They build our homes and offices, and keep our surroundings clean. They too deserve a little break and a spot of recognition. We are talking about migrant workers, the unsung heroes who leave their homes for years to come and help keep our country and homes going.
In appreciation of their contributions, the Labour Movement and its Migrant Workers’ Centre (MWC) organised the May Day Migrant Workers Celebration for some 10,000 people at the Sungei Tengah Lodge on 21 May 2017.
Transformed into an outdoor carnival with game booths and a concert stage, the celebration at Singapore’s largest dormitory saw migrant workers and Singaporean volunteers forge new friendships, share experiences and stories over a meal and, most importantly, celebrate their contributions.
Scroll on down to see the best snaps from the celebration!
“It is very enjoyable to be here, and being able to listen to Bengali songs by the singers on stage. I like the soccer and basketball game booths. I just came back from work, took a shower and came down here to enjoy the party. I feel very happy,” shared Alamin (who goes by one name), 27, who has been working in Singapore for the last 15 years.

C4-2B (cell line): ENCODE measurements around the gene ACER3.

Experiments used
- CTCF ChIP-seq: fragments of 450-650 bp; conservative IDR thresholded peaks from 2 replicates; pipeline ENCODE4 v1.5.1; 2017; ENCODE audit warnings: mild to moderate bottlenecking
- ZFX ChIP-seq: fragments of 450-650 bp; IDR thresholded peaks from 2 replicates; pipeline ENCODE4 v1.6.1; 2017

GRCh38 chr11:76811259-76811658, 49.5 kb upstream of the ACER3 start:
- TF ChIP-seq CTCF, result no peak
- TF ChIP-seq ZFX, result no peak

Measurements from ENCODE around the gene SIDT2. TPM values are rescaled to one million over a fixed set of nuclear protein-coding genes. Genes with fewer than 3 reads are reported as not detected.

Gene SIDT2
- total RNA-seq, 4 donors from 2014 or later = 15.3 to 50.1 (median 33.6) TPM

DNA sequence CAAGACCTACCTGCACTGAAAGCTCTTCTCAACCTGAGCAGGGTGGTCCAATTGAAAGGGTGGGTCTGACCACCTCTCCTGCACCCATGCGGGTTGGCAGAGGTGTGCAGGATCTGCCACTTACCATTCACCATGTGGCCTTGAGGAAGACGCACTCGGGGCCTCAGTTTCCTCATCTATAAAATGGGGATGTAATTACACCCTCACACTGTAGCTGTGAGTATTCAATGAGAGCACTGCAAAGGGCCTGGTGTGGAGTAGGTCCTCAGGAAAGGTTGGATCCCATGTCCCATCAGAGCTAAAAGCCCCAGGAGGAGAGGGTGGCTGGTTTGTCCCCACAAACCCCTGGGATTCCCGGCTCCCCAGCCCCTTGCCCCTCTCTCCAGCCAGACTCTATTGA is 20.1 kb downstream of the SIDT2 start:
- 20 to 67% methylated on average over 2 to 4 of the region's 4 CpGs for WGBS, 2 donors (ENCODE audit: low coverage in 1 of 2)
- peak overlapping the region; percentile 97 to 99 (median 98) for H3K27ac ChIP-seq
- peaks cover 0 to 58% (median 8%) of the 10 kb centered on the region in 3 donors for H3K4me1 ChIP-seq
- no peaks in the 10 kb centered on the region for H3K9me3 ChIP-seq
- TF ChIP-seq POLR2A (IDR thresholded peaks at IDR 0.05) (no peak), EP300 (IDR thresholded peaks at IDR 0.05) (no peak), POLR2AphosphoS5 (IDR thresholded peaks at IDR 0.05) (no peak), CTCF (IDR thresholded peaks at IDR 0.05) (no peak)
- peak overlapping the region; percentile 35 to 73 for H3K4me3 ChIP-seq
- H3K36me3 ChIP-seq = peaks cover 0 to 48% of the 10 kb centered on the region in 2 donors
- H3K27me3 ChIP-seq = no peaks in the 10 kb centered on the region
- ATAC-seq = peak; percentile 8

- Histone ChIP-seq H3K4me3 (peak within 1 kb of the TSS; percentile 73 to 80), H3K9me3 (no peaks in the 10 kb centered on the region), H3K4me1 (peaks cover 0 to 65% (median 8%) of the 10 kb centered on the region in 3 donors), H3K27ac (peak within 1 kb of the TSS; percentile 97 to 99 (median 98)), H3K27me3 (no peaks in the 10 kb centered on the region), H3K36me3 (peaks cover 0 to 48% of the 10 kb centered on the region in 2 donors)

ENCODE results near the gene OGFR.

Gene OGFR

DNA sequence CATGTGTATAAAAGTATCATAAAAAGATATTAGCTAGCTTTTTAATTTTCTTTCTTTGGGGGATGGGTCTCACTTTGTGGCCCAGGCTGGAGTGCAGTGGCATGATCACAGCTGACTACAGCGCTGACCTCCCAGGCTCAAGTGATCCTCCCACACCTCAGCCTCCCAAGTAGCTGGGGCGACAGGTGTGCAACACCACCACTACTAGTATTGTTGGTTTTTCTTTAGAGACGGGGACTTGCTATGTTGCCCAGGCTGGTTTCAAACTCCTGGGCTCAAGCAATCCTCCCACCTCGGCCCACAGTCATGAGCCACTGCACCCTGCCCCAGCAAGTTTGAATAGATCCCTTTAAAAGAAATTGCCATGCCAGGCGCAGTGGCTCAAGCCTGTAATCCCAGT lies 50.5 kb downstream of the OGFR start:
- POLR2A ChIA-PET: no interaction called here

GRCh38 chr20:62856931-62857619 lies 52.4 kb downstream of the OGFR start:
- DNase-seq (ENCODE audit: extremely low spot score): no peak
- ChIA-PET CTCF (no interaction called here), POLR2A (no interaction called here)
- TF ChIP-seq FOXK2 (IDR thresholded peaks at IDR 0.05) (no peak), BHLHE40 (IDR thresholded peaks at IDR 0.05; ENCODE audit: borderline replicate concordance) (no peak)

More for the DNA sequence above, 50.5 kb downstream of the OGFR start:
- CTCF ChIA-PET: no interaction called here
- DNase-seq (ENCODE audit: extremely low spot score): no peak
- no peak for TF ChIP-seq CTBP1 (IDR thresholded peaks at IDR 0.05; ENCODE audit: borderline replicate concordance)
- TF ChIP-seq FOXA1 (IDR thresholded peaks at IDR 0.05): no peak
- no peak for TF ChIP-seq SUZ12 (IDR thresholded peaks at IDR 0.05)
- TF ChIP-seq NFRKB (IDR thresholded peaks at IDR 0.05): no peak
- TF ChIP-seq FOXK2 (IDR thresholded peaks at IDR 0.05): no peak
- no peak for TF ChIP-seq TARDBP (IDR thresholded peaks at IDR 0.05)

“Having events like this, with music and games, are very enjoyable for us because we are working every day and it can be very boring. Today we get to come here and enjoy an event like this; it makes us feel very good and I am very happy,” said Sadi Md Sheikh, 27, who has been working in Singapore for seven years.
Sharing his takeaways, volunteer Didymus Ne, 18, a student from Victoria Junior College said: “the migrant workers were really friendly and very open to us. Before we interacted with them, I had thought that it would be quite awkward given our language barrier, but they were really easy to talk to as long as you take the effort to talk to them.
“The biggest impression I had was taking polaroids for the migrant workers and student volunteers. It illustrated the beauty of a moment, where we, student volunteers, actually made a difference in their lives, not just by giving them something physical to keep, but by welcoming them by posing together for a picture. It was truly one of the rare moments where I saw two supposedly different groups of people coming together, smiling together, and laughing together.”